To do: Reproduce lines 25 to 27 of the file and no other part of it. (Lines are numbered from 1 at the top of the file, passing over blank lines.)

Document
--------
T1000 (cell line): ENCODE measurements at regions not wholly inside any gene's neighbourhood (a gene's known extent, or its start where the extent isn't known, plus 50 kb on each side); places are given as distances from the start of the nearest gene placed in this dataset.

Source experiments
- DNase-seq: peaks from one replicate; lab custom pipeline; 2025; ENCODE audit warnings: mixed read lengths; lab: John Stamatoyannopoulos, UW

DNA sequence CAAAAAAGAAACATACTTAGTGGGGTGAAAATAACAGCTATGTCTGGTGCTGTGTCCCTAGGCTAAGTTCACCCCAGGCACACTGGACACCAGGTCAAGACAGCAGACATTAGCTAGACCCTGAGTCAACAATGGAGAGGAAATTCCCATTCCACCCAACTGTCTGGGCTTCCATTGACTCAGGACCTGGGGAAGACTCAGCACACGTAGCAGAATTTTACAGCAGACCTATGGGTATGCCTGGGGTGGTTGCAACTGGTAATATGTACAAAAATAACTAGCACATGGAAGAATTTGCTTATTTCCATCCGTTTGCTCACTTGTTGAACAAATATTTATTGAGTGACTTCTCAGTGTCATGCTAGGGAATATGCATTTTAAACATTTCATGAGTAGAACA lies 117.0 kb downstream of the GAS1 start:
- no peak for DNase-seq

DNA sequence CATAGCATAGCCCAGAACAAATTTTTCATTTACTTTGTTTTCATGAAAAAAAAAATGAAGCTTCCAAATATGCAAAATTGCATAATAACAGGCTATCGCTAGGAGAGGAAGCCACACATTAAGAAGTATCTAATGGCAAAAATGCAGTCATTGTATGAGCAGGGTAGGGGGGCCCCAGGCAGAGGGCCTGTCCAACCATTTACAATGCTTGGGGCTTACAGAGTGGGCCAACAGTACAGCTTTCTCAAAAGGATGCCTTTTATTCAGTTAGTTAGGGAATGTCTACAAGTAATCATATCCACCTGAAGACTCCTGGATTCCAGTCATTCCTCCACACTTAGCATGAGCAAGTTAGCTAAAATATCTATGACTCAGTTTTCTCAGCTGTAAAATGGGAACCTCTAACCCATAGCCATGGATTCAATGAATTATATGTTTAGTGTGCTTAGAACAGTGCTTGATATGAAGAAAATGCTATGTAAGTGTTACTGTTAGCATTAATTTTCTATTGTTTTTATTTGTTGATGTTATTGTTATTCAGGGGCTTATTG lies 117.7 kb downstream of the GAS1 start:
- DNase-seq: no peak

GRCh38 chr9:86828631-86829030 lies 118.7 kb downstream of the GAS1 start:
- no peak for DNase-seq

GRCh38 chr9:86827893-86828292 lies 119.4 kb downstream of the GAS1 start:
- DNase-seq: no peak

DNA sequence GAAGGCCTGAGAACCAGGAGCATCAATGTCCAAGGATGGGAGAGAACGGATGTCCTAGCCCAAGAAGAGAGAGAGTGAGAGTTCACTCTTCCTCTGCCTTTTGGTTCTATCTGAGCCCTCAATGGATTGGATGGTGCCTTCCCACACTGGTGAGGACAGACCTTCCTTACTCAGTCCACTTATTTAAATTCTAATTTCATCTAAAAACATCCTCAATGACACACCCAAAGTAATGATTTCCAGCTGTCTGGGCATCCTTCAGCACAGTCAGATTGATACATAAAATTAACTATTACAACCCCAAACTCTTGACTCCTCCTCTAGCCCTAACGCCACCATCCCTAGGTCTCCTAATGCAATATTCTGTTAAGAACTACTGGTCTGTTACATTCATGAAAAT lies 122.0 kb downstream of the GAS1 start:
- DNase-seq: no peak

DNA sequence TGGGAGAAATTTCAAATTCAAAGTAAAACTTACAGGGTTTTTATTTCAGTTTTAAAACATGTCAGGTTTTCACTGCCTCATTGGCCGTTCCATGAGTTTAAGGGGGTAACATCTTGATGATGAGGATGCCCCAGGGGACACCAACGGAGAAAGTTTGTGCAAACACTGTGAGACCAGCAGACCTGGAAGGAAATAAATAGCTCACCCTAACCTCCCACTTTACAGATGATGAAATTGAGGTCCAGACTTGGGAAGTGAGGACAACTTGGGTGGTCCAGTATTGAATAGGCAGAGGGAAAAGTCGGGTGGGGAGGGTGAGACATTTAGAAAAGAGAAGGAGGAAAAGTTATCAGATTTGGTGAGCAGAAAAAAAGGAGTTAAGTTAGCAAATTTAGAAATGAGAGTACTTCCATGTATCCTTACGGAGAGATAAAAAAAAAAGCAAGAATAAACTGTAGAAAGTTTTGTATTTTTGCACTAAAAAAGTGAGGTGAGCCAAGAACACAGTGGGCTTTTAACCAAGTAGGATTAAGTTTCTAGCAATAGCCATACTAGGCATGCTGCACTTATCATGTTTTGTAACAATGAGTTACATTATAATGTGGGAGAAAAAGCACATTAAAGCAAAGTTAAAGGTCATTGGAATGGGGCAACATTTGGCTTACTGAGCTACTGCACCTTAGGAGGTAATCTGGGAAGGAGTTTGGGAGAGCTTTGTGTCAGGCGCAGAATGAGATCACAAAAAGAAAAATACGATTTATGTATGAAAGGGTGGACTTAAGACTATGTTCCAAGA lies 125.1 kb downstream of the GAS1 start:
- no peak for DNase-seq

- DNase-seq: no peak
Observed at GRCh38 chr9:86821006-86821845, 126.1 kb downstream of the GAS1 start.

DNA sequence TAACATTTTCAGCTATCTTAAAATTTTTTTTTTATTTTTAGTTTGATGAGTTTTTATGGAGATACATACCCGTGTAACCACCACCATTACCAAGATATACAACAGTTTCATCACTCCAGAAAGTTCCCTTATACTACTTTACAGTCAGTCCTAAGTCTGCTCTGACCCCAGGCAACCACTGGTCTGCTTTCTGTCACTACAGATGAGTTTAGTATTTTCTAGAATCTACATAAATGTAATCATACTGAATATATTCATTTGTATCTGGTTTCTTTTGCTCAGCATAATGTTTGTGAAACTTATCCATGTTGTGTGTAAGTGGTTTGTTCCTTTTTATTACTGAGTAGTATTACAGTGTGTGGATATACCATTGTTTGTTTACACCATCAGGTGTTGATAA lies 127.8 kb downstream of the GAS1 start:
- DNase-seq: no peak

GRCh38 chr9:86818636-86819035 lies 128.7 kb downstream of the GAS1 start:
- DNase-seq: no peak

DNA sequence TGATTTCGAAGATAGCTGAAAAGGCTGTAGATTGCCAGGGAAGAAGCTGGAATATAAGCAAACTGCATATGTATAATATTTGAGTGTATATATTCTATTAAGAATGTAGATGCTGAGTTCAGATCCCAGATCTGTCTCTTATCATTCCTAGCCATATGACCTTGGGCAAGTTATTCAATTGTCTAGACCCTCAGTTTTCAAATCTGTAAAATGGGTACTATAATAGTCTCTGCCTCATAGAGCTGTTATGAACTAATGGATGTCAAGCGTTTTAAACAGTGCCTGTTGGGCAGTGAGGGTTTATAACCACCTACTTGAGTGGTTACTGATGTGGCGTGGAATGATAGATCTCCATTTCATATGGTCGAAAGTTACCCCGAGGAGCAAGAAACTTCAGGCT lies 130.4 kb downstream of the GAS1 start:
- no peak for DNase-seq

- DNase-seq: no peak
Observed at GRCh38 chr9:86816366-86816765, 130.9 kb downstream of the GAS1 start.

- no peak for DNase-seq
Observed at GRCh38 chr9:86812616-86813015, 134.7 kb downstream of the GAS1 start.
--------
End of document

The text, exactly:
Observed at GRCh38 chr9:86816366-86816765, 130.9 kb downstream of the GAS1 start.

- no peak for DNase-seq
Observed at GRCh38 chr9:86812616-86813015, 134.7 kb downstream of the GAS1 start.